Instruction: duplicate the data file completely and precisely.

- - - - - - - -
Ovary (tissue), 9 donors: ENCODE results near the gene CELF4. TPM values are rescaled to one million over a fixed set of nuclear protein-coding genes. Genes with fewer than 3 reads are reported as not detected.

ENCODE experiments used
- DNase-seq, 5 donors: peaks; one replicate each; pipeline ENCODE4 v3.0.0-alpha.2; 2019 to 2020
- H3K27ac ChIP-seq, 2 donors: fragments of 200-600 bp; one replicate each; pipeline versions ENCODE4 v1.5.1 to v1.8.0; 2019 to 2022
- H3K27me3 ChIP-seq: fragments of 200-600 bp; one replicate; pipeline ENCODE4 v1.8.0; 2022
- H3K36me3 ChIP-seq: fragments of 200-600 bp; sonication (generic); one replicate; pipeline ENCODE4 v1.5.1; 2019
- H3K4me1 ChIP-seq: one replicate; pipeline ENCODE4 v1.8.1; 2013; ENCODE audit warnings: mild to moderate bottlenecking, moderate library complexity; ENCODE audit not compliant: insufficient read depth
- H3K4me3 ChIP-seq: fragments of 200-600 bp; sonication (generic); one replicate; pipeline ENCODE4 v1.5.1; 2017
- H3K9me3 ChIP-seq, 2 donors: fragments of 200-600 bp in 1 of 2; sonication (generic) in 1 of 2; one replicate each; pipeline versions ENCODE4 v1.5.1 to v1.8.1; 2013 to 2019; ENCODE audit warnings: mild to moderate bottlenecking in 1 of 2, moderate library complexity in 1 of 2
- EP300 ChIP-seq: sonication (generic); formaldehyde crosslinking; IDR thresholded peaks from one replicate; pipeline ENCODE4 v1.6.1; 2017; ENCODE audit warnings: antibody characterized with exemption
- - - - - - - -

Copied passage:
Ovary (tissue), 9 donors: ENCODE results near the gene CELF4. TPM values are rescaled to one million over a fixed set of nuclear protein-coding genes. Genes with fewer than 3 reads are reported as not detected.

ENCODE experiments used
- DNase-seq, 5 donors: peaks; one replicate each; pipeline ENCODE4 v3.0.0-alpha.2; 2019 to 2020
- H3K27ac ChIP-seq, 2 donors: fragments of 200-600 bp; one replicate each; pipeline versions ENCODE4 v1.5.1 to v1.8.0; 2019 to 2022
- H3K27me3 ChIP-seq: fragments of 200-600 bp; one replicate; pipeline ENCODE4 v1.8.0; 2022
- H3K36me3 ChIP-seq: fragments of 200-600 bp; sonication (generic); one replicate; pipeline ENCODE4 v1.5.1; 2019
- H3K4me1 ChIP-seq: one replicate; pipeline ENCODE4 v1.8.1; 2013; ENCODE audit warnings: mild to moderate bottlenecking, moderate library complexity; ENCODE audit not compliant: insufficient read depth
- H3K4me3 ChIP-seq: fragments of 200-600 bp; sonication (generic); one replicate; pipeline ENCODE4 v1.5.1; 2017
- H3K9me3 ChIP-seq, 2 donors: fragments of 200-600 bp in 1 of 2; sonication (generic) in 1 of 2; one replicate each; pipeline versions ENCODE4 v1.5.1 to v1.8.1; 2013 to 2019; ENCODE audit warnings: mild to moderate bottlenecking in 1 of 2, moderate library complexity in 1 of 2
- EP300 ChIP-seq: sonication (generic); formaldehyde crosslinking; IDR thresholded peaks from one replicate; pipeline ENCODE4 v1.6.1; 2017; ENCODE audit warnings: antibody characterized with exemption